We’re focused on channeling the talents of Symantec employees to nonprofit organizations in need through our skills-based volunteer initiatives. Our engineers, salespeople, accountants, product managers, and others use their unique skill set to help nonprofits solve critical challenges, giving and receiving in the process.
The average nonprofit organization spends just 2 percent of its organizational budget on overhead, compared with the average business that spends 20 percent on overhead (SSIR). These experiences provide nonprofits with skills and talent they don’t always have access to — like marketing, human resources, strategic planning, and technology.
At the same time, our employees receive an inspirational experience, news ways to problem-solve, and a chance to sharpen their leadership skills. According to Stanford Social Innovation Review, a strong business case can be made for skills-based volunteering programs, which have been shown to increase employee engagement and retention, measurably enhance the skills and talents that employees bring back to their desks, and recruit and retain talent, especially millennial employees who have been shown to consider a company’s cause work in employment decisions.
Do you have the skills to design a website? Could you help a nonprofit forecast its annual budget? Perhaps you could develop a social media campaign to help an organization with fundraising? Skills-based volunteering opportunities are endless and the stronger, more sustainable solutions that are developed from these partnerships have immeasurable social impact.
We hope these two stories of Symantec employees using their skills for good inspire you to get involved:
1. Honing leadership skills through board service. Symantec participated in a study that found board service is an effective pathway for companies to grow shareholder value. Results of the study showed that nonprofit board service advances workplace diversity and inclusion. It also develops human capital by stimulating leadership and enhancing strategic planning, decision-making, listening, and collaboration skills. At the same time, the research showed nonprofit board service fosters economic development and will help us achieve the UN Sustainable Development Goals.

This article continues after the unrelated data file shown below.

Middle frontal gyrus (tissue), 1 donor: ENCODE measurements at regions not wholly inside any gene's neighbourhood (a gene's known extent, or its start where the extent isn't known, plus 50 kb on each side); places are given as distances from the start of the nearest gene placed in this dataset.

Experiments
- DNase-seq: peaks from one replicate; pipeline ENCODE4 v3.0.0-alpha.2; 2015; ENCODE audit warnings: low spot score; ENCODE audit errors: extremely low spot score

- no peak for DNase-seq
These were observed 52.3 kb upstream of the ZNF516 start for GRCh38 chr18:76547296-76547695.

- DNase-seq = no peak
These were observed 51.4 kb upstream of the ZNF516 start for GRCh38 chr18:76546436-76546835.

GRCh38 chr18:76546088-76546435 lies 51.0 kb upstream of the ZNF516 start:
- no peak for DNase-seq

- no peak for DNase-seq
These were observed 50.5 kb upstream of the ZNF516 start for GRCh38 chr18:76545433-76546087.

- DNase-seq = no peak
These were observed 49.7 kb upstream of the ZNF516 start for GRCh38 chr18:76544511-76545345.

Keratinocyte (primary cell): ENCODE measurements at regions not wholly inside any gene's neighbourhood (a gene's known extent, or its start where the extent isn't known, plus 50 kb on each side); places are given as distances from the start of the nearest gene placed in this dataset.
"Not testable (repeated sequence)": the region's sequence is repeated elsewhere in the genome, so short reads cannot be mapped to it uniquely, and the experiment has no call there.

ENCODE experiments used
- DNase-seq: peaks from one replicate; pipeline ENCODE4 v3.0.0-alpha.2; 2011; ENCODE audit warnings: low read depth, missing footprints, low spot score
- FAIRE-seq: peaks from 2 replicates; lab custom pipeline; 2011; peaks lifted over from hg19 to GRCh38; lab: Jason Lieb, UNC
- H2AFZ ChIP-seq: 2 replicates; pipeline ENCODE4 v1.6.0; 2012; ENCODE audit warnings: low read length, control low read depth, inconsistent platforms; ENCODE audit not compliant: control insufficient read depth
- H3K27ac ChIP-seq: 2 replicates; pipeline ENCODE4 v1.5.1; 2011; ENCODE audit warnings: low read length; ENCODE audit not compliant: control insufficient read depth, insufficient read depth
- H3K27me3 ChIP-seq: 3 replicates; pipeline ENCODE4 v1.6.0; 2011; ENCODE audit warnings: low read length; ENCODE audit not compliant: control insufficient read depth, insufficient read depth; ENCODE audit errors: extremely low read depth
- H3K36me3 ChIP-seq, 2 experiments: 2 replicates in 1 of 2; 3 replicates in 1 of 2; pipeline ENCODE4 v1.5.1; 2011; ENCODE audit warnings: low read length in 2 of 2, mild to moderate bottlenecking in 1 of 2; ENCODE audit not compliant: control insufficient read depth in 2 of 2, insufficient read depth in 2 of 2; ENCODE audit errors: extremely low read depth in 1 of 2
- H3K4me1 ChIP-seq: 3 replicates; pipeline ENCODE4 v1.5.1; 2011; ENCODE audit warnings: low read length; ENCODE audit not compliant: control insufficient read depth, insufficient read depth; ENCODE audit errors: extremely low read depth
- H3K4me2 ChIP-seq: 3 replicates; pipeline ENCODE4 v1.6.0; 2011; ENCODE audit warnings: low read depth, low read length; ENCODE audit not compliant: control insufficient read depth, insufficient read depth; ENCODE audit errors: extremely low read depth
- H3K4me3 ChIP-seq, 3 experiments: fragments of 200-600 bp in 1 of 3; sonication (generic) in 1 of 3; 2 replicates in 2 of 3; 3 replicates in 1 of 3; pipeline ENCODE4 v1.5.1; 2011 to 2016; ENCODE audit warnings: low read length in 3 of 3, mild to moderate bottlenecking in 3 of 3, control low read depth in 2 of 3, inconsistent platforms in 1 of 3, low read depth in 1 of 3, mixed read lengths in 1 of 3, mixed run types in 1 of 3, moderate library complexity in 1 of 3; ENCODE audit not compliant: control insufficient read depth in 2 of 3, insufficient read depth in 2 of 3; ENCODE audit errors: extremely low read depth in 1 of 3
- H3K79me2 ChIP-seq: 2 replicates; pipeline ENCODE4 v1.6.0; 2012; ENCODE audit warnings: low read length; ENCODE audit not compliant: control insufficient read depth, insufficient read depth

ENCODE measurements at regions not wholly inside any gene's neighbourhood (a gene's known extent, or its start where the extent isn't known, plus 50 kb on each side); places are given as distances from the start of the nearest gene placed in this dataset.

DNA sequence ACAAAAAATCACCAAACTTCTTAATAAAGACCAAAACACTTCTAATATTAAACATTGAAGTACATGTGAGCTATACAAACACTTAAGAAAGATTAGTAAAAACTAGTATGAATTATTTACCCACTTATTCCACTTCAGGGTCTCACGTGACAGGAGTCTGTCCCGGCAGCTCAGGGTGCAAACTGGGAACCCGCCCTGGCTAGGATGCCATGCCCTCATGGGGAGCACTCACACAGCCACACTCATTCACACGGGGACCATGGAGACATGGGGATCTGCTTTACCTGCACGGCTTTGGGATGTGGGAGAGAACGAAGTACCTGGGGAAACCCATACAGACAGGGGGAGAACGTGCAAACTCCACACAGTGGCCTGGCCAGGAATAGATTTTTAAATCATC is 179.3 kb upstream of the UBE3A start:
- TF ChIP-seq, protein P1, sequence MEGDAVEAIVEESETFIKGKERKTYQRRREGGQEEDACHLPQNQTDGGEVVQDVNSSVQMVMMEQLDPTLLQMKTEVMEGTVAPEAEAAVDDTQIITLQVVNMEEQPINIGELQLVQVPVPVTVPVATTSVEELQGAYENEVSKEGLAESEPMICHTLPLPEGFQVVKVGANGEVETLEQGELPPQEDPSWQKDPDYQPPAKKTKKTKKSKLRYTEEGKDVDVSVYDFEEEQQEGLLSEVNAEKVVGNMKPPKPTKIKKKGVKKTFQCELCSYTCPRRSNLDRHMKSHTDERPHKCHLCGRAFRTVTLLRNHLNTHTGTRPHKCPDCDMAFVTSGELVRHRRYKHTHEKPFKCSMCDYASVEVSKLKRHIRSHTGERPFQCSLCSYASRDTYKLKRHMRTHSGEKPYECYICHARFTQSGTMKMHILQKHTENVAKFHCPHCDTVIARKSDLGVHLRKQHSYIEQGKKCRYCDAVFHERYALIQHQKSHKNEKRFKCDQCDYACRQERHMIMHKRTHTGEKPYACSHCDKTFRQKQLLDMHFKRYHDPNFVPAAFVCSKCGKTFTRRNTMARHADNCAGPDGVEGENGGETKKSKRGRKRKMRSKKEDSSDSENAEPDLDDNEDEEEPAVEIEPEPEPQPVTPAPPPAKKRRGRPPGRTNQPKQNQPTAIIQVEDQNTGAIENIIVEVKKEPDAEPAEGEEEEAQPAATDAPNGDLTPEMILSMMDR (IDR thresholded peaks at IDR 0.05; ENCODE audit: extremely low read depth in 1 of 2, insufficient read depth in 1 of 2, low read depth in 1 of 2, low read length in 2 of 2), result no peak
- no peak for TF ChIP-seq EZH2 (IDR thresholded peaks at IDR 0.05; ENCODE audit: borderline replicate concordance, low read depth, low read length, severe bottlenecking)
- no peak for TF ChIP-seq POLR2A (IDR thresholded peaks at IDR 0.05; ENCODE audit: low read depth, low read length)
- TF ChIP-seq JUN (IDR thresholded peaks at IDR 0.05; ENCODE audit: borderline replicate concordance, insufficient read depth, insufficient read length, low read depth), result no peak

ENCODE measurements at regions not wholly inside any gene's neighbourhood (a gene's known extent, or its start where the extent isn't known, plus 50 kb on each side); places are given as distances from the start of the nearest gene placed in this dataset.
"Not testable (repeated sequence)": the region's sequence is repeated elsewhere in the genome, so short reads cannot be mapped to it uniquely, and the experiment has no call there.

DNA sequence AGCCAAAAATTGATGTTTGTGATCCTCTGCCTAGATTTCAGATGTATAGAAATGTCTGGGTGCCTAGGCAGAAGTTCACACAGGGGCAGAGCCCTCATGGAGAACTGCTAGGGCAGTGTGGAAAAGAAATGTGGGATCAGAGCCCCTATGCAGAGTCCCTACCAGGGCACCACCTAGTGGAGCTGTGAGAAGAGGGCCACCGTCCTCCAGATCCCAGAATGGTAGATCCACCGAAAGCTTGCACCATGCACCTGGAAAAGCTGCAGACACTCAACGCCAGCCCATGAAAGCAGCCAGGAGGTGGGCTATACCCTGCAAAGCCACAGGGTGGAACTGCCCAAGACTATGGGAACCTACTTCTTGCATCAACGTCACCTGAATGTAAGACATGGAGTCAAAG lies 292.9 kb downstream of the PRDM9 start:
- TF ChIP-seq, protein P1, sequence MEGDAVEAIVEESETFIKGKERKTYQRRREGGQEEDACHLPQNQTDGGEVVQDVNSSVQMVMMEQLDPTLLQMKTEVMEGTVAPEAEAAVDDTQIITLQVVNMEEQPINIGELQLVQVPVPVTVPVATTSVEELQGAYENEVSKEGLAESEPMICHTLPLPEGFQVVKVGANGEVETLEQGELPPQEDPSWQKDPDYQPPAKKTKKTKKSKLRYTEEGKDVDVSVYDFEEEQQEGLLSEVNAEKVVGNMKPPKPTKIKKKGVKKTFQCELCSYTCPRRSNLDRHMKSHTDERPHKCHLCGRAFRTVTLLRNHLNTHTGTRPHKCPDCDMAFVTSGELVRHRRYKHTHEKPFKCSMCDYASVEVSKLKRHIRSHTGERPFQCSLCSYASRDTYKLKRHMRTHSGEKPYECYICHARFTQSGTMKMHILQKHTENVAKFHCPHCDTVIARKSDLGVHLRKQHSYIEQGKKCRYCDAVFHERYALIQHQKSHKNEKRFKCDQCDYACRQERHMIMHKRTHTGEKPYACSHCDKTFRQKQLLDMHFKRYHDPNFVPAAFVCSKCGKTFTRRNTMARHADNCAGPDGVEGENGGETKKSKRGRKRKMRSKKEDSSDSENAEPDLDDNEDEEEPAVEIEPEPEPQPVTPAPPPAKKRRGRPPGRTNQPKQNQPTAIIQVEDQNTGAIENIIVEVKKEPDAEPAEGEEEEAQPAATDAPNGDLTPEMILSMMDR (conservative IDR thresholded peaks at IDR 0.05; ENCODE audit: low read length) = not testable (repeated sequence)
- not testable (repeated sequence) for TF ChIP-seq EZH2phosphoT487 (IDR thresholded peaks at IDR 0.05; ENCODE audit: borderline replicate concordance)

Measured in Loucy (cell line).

We encourage our employees to join nonprofit boards through our Nonprofit Board Service Leadership Development program. Eric Dye, Principal Product Support Engineer at Symantec, is currently the board chair of his local food bank, Junction City Local Aid in Oregon. In addition to providing food, Local Aid offers clothing, gas vouchers, bus passes, and heating assistance, and Eric has served on the board since August 2017. Of his experience, Eric said: “I appreciate Symantec’s encouragement of volunteerism, with programs like Symantec Service Time, Dollars for Doers, donation matching, and nonprofit board resources (such BoardSource, which I’m just getting familiar with and really like so far). All of these programs mean my time volunteering has an even greater impact on the community.”
2. Sharpening presentation skills while helping foster youth. Symantec launched the Fostering a Secure Tomorrow (FAST) initiative in 2018 to help foster youth protect and restore their identities through education, solutions,and identity restoration services.
Seventy Symantec employees have been trained to lead free in-person identity theft trainings across the United States. From North Carolina to California, these trainers have shared important digital safety tips with youth in foster care, families hosting foster youth, and service providers. At the same time, trainers have learned even more about Symantec’s cyber safety and identity theft services and products and benefited from practicing communicating effectively and with confidence.
Rebecca Allen Diamond, Senior Manager at Symantec, volunteered to lead a FAST training last week.
There is nothing like the feeling of seeing a young person’s face as they make the connection between a cyber safety topic and their life. Watching the shift from theoretical to ‘Oh wow, this is relevant to me’, brings me joy and energizes me to support these programs even more, she said.
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